Mark Twain, a Biography — Volume III, Part 2: 1907-1910 eBook

Albert Bigelow Paine
This eBook from the Gutenberg Project consists of approximately 349 pages of information about Mark Twain, a Biography — Volume III, Part 2.



It was the middle of November, 1909, when Clemens decided to take another Bermuda vacation, and it was the 19th that we sailed.  I went to New York a day ahead and arranged matters, and on the evening of the 18th received the news that Richard Watson Gilder had suddenly died.

Next morning there was other news.  Clemens’s old friend, William M. Laffan, of the Sun, had died while undergoing a surgical operation.  I met Clemens at the train.  He had already heard about Gilder; but he had not yet learned of Laffan’s death.  He said: 

“That’s just it.  Gilder and Laffan get all the good things that come along and I never get anything.”

Then, suddenly remembering, he added: 

“How curious it is!  I have been thinking of Laffan coming down on the train, and mentally writing a letter to him on this Stetson-Eddy affair.”

I asked when he had begun thinking of Laffan.

He said:  “Within the hour.”

It was within the hour that I had received the news, and naturally in my mind had carried it instantly to him.  Perhaps there was something telepathic in it.

He was not at all ill going down to Bermuda, which was a fortunate thing, for the water was rough and I was quite disqualified.  We did not even discuss astronomy, though there was what seemed most important news—­the reported discovery of a new planet.

But there was plenty of talk on the subject as soon as we got settled in the Hamilton Hotel.  It was windy and rainy out-of-doors, and we looked out on the drenched semi-tropical foliage with a great bamboo swaying and bending in the foreground, while he speculated on the vast distance that the new planet must lie from our sun, to which it was still a satellite.  The report had said that it was probably four hundred billions of miles distant, and that on this far frontier of the solar system the sun could not appear to it larger than the blaze of a tallow candle.  To us it was wholly incredible how, in that dim remoteness, it could still hold true to the central force and follow at a snail-pace, yet with unvarying exactitude, its stupendous orbit.  Clemens said that heretofore Neptune, the planetary outpost of our system, had been called the tortoise of the skies, but that comparatively it was rapid in its motion, and had become a near neighbor.  He was a good deal excited at first, having somehow the impression that this new planet traveled out beyond the nearest fixed star; but then he remembered that the distance to that first solar neighbor was estimated in trillions, not billions, and that our little system, even with its new additions, was a child’s handbreadth on the plane of the sky.  He had brought along a small book called The Pith of Astronomy—­a fascinating little volume—­and he read from it about the great tempest of fire in the sun, where the waves of flame roll up two thousand miles high, though the sun itself is such a tiny star in the deeps of the universe.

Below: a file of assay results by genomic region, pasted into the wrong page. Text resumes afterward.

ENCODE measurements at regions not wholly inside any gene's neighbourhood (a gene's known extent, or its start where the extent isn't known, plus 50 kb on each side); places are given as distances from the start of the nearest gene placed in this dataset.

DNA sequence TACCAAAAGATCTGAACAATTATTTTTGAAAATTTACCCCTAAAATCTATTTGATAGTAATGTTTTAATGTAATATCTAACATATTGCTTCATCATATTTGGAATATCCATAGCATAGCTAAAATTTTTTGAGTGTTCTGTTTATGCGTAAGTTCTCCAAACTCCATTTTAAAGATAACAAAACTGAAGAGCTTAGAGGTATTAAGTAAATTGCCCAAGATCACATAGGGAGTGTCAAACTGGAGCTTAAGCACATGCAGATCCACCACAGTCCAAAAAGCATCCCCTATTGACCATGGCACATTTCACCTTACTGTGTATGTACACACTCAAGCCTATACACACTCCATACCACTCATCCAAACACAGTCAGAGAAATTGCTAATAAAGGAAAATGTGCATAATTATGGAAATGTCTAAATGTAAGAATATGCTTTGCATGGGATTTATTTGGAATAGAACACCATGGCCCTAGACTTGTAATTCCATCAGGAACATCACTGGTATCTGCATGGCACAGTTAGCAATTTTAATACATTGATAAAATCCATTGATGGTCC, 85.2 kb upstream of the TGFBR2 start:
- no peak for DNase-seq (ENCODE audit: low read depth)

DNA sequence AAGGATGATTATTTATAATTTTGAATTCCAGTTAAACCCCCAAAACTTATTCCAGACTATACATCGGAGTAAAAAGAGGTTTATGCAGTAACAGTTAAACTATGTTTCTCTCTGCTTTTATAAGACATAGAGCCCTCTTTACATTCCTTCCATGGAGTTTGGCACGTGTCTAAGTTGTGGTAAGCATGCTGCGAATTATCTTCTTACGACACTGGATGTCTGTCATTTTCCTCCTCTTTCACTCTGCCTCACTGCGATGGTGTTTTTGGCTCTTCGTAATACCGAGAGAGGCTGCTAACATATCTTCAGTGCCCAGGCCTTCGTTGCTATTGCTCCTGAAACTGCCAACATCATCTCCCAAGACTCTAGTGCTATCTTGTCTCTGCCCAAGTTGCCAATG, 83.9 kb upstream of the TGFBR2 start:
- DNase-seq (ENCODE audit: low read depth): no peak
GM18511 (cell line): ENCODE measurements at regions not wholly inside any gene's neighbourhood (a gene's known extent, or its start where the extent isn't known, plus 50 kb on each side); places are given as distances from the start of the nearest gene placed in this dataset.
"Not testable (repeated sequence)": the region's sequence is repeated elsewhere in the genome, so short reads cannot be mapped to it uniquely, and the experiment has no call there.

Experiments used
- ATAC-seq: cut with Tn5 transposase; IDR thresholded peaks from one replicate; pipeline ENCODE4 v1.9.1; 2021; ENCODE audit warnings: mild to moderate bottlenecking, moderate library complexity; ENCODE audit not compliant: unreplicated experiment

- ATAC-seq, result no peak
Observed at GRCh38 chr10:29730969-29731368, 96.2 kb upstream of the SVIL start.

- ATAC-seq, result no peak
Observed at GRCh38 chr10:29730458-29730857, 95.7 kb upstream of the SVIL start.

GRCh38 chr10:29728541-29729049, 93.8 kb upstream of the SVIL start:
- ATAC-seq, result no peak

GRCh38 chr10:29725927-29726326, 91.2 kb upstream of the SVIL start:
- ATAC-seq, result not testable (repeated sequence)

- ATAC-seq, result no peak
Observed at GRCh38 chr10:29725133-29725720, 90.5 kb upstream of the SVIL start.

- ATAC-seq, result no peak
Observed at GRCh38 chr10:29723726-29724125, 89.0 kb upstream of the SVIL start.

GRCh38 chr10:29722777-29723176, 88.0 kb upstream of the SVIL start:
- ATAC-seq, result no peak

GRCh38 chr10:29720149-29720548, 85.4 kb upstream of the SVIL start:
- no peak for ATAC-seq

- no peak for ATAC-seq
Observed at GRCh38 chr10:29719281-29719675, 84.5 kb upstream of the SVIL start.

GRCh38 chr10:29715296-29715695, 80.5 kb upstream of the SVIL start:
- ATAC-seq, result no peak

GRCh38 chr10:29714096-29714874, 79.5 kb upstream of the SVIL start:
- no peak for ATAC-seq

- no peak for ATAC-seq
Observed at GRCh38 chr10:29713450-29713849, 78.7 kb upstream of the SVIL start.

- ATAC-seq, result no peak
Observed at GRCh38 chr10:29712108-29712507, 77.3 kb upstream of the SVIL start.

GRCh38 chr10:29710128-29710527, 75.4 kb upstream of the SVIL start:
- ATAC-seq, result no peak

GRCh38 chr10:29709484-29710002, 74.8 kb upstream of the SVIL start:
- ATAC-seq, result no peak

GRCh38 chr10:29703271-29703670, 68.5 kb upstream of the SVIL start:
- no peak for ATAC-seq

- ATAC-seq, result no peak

Project Gutenberg
Mark Twain, a Biography — Volume III, Part 2: 1907-1910 from Project Gutenberg. Public domain.
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